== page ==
By Ernest Scheyder and Swetha Gopinath
Jan 17 Schlumberger Ltd, the world's
largest oilfield services company, posted a better-than-expected
fourth-quarter profit on Friday as robust international activity
offset stiff competition in North America.
Fracking, drilling seismic studies and other lucrative
services for oil producers across most of the Middle East, Asia
and Latin America helped the company's profit top analysts'
estimates for the ninth straight quarter.
Intense competition with Halliburton Co and Baker
Hughes Inc for work in North America's vast shale
fields, though, combined with weak natural gas prices, eroded
Without strong sales from the U.S. Gulf of Mexico, North
American revenue would have dipped.
"The main challenge in the North America land market is
still pricing," Chief Executive Paal Kibsgaard said on a
conference call with investors.
Negotiations for new contracts with several key North
American customers should further dent results, with pricing
falling, he said. Statoil and other international
energy firms are Schlumberger's largest North American customers
and have used the oversupply of oilfield services to their
Despite tepid North American growth, Schlumberger expects
the global economy to improve in 2014 and oil demand to rise,
with double-digit earnings growth across the company for the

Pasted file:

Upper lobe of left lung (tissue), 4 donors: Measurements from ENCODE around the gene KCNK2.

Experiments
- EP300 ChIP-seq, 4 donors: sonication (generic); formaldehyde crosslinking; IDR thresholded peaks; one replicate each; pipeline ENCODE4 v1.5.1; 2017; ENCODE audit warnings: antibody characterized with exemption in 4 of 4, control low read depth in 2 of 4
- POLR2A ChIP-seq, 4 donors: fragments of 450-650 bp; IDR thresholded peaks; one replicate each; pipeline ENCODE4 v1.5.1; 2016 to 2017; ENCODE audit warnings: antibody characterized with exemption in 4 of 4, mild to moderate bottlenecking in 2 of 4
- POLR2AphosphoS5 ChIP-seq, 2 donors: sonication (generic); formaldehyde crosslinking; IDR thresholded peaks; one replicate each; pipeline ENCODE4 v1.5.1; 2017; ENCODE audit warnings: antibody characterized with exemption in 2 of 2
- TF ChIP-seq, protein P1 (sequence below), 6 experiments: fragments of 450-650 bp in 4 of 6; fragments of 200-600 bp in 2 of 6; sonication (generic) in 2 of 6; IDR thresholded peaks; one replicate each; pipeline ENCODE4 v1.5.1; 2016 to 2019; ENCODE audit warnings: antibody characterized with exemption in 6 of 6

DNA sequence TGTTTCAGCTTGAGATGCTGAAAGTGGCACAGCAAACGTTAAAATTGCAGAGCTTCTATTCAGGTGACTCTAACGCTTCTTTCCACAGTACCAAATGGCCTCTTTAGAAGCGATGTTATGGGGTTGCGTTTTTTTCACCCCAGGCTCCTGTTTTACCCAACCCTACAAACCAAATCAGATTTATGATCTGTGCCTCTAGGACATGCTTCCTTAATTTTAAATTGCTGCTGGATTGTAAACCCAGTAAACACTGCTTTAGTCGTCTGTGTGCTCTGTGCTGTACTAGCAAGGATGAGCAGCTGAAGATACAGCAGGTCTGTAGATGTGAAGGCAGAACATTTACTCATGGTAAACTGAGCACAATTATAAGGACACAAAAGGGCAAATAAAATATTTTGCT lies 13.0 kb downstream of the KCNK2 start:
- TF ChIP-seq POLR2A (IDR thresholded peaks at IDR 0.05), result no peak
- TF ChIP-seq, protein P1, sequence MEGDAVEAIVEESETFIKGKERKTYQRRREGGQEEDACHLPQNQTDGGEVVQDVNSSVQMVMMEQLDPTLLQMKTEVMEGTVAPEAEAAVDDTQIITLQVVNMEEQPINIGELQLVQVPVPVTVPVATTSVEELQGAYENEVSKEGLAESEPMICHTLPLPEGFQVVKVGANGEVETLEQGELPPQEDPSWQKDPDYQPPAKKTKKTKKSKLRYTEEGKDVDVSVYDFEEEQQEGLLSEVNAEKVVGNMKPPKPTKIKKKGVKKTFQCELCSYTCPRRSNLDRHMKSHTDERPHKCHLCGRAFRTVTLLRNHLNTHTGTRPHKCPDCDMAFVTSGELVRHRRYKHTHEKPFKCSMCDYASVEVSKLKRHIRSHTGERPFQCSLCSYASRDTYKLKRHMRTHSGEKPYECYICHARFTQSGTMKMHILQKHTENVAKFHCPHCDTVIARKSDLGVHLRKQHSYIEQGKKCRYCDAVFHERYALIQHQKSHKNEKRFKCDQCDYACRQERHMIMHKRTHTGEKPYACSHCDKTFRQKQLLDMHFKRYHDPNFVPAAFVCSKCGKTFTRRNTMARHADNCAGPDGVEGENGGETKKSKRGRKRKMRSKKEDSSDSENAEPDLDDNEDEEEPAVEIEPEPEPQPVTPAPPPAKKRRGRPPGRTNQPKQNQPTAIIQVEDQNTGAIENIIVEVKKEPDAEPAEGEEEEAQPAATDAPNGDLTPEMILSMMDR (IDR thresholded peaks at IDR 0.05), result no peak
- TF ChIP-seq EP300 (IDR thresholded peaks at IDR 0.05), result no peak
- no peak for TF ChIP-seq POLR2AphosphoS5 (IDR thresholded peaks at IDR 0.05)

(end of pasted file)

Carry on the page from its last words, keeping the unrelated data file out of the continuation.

year, Kibsgaard said.
Schlumberger has the lowest exposure to North America among
the big four oilfield service providers. International markets
brought in about two-thirds of Schlumberger's 2013 revenue of
Middle Eastern revenue jumped 5 percent in the quarter,
helped by activity in Saudi Arabia and the United Arab Emirates,
but a temporary shutdown of operations in southern Iraq in
November, following a protest, slightly dented fourth-quarter
results, the company said.
Schlumberger suspended activity in Iraq in November after
dozens of Shi'ite Muslim workers and tribesmen, accusing a
foreign security adviser of insulting their religion, stormed
the Schlumberger camp in North Rumaila and wrecked offices.
Seasonal slowdowns in North America, the North Sea, Russia
and China also weighed on results.
The company expects oil producers' exploration and
production spending, the lion's share of its business, to
increase this year for international markets and the U.S. Gulf
Barclays expects oil and gas companies to spend
about $723 billion on exploration and production this year, an
increase of 6.1 percent from 2013, according to report released
Schlumberger's net income rose to $1.66 billion, or $1.26
per share, in the fourth quarter ended Dec.31, from $1.36
billion, or $1.02 per share, a year earlier.
Excluding items, profit from continuing operations was $1.35
Revenue rose about 7 percent to $11.91 billion.
Analysts on average had expected earnings of $1.32 per share
on revenue of $12.01 billion, according to Thomson Reuters
The results come the day after Schlumberger boosted its
quarterly dividend by 28 percent to 40 cents.
The company, which reviews its dividend every January, has
no set level for future dividend payouts, Kibsgaard said.
"There is no target number," he said.
Baker Hughes and Halliburton are scheduled to report their
fourth-quarter results on Jan. 21.
Baker Hughes, considered the smallest of the "big three" oil
service providers, earlier this month estimated a
smaller-than-expected quarterly profit, citing the suspension of
its operations in Iraq.
Schlumberger shares rose 1.1 percent to $89.61 in morning
trading on Friday.
Schlumberger shares have risen 21 percent in the past year,
compared with a 17 percent rise in the Philadelphia oil service